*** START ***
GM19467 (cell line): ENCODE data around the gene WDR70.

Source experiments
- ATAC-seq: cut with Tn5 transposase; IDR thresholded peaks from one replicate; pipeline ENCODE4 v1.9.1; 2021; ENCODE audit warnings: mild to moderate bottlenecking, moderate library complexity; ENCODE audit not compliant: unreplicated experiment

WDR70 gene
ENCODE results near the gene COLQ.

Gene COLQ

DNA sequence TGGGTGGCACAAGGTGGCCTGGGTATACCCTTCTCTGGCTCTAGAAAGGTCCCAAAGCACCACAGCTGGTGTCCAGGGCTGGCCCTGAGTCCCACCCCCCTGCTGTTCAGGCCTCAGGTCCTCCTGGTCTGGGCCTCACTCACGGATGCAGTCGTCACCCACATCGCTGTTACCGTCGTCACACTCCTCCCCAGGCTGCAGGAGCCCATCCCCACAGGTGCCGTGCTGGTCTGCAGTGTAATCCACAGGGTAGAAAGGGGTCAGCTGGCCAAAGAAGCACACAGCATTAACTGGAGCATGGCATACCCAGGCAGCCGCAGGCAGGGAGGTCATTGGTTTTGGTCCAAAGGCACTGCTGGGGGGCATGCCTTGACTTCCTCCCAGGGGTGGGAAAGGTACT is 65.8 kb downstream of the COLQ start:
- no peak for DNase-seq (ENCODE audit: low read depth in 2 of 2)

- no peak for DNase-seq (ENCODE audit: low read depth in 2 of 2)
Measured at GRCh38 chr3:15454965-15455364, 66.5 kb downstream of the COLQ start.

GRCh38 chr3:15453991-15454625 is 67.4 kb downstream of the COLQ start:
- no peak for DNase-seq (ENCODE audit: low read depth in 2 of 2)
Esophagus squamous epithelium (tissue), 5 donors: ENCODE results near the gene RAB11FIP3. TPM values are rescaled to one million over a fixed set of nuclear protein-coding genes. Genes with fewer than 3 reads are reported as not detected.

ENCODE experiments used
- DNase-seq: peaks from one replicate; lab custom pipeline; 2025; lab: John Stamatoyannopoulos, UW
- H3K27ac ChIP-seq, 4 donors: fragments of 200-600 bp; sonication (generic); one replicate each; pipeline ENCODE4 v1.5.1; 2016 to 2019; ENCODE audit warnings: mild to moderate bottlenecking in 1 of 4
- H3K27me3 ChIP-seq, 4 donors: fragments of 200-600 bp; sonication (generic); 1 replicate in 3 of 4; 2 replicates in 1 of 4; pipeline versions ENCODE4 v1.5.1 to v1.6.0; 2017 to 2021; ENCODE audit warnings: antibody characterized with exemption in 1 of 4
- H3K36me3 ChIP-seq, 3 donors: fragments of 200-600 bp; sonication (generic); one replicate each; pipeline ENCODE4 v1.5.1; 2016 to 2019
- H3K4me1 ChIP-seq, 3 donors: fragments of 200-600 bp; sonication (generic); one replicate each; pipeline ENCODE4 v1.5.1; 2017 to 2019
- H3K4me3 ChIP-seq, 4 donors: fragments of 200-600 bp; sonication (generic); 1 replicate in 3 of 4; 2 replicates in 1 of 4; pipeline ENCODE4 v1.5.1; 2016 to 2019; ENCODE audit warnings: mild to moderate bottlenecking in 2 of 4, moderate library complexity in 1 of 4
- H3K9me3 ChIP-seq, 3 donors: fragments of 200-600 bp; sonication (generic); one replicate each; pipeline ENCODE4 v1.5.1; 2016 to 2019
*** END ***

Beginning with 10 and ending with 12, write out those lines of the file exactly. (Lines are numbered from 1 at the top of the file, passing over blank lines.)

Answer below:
Measured at GRCh38 chr3:15454965-15455364, 66.5 kb downstream of the COLQ start.

GRCh38 chr3:15453991-15454625 is 67.4 kb downstream of the COLQ start:
- no peak for DNase-seq (ENCODE audit: low read depth in 2 of 2)